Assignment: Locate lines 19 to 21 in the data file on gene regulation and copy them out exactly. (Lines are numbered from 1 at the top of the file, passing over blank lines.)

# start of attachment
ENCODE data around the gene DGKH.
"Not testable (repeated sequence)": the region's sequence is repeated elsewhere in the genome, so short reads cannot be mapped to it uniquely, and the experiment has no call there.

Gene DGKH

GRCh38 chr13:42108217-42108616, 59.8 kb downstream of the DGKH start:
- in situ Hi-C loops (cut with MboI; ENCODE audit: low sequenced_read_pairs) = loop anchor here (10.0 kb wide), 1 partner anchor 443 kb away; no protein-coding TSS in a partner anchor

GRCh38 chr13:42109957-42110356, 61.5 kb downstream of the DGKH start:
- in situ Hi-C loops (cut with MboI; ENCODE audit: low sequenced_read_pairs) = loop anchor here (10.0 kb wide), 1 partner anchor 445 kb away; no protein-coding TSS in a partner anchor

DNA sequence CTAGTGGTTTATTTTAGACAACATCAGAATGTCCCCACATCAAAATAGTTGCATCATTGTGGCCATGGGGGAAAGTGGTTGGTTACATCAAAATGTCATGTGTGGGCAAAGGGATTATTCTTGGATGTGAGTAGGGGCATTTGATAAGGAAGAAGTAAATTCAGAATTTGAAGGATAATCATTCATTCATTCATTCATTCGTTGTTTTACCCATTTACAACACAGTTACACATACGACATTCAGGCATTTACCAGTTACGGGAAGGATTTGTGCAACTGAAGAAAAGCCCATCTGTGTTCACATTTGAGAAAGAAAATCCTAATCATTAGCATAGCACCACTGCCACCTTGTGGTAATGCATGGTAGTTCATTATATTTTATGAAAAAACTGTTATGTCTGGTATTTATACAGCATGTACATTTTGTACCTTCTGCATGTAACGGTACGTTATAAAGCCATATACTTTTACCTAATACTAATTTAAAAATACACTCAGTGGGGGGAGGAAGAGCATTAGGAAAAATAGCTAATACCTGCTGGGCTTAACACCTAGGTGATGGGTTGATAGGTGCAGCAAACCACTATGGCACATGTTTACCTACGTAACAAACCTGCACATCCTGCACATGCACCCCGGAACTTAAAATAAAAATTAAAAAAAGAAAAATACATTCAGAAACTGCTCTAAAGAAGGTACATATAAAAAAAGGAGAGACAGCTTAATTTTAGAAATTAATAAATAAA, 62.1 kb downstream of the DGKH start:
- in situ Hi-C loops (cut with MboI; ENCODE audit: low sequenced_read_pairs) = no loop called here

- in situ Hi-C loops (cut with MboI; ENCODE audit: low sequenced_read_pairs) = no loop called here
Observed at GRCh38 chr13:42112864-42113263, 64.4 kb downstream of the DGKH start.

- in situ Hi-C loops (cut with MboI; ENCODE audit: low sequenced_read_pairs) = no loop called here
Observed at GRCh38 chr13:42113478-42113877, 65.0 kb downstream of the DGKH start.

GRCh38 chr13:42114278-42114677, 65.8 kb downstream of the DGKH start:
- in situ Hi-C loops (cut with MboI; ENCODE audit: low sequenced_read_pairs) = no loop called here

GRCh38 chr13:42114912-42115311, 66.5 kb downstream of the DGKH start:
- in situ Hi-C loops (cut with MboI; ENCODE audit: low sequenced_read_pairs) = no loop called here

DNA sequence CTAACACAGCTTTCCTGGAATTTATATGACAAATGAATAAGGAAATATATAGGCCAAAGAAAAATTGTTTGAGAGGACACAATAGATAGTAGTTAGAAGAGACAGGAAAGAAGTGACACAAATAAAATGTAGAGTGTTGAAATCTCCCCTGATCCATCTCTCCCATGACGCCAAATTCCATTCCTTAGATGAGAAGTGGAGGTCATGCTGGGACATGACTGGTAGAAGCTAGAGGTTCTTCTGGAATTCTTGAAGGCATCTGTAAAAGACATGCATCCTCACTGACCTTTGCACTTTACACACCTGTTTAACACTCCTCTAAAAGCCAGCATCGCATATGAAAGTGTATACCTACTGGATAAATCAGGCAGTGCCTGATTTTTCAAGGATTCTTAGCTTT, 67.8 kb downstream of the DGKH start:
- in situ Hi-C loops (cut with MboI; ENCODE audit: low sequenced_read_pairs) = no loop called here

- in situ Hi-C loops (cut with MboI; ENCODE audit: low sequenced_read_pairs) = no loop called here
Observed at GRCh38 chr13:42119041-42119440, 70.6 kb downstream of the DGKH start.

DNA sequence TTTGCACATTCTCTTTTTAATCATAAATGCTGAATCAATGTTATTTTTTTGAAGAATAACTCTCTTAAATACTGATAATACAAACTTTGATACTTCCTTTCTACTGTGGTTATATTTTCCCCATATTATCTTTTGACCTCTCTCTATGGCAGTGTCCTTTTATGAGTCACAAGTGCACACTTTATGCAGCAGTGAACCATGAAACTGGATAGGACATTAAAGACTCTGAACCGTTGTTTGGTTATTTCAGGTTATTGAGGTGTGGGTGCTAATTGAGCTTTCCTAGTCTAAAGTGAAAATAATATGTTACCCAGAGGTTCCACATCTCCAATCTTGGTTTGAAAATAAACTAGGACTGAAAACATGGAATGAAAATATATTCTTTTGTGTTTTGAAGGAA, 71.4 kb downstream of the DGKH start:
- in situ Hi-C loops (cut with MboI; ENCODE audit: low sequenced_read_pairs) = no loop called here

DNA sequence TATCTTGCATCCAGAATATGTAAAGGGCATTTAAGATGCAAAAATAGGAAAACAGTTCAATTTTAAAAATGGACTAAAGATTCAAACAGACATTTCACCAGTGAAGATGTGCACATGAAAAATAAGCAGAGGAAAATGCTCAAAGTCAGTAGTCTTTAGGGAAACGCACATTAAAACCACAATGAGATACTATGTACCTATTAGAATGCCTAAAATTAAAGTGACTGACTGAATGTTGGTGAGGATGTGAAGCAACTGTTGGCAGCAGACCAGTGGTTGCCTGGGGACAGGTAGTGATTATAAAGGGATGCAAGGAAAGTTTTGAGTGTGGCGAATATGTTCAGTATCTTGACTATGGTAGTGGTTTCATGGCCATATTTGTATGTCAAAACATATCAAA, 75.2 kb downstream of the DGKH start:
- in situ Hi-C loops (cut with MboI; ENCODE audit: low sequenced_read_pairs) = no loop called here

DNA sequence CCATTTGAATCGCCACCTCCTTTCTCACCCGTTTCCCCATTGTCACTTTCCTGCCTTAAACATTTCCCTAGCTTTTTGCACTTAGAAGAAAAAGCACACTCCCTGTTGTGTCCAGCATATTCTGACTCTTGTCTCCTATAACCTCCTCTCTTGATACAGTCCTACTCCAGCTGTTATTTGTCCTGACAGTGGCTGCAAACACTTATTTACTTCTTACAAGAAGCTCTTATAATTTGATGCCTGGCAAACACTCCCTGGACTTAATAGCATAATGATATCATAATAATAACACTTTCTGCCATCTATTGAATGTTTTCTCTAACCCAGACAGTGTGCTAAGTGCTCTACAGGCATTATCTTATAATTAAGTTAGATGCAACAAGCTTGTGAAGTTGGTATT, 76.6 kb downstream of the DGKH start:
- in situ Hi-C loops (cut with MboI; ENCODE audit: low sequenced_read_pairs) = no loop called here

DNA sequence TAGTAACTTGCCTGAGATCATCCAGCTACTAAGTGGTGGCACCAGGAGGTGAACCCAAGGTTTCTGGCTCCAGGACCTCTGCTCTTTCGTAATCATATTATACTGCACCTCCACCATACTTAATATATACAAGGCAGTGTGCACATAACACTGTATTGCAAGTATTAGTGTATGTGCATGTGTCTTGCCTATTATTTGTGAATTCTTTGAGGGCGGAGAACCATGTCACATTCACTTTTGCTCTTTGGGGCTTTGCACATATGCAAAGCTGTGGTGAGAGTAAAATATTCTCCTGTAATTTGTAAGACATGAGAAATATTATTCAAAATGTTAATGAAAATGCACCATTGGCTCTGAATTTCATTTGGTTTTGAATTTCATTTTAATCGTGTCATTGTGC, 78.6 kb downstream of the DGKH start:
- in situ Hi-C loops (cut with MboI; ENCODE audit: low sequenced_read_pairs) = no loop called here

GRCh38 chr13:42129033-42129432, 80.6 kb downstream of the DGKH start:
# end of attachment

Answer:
- in situ Hi-C loops (cut with MboI; ENCODE audit: low sequenced_read_pairs) = no loop called here

- in situ Hi-C loops (cut with MboI; ENCODE audit: low sequenced_read_pairs) = no loop called here
Observed at GRCh38 chr13:42119041-42119440, 70.6 kb downstream of the DGKH start.